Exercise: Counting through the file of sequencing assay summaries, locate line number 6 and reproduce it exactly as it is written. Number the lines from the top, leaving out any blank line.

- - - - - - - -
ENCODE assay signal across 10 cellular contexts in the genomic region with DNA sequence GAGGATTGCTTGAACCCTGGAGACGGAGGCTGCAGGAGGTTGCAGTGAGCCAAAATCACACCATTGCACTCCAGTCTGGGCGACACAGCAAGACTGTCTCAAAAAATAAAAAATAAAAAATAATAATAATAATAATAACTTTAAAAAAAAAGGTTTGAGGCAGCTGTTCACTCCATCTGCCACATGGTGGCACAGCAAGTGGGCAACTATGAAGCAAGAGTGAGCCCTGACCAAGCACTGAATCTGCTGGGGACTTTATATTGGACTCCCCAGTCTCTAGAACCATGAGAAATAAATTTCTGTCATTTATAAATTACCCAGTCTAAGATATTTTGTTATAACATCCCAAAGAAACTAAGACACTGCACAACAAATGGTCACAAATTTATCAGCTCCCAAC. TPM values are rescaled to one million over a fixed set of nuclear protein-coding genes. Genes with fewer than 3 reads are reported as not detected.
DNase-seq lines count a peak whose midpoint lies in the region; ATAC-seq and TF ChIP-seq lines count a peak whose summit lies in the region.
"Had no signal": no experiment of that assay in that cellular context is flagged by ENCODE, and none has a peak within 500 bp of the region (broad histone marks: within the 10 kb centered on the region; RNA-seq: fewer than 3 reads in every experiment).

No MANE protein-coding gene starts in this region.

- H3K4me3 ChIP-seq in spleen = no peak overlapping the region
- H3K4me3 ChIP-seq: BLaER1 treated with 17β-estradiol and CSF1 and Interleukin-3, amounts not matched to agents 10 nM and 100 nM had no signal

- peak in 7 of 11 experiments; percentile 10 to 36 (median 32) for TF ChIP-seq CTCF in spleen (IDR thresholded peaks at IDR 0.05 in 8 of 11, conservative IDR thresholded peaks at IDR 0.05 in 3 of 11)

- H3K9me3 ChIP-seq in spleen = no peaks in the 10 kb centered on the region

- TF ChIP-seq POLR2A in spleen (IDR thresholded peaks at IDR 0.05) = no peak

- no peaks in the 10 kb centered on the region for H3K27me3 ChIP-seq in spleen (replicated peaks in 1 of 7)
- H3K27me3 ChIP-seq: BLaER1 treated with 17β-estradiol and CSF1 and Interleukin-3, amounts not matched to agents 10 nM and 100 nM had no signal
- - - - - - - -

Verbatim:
- H3K4me3 ChIP-seq: BLaER1 treated with 17β-estradiol and CSF1 and Interleukin-3, amounts not matched to agents 10 nM and 100 nM had no signal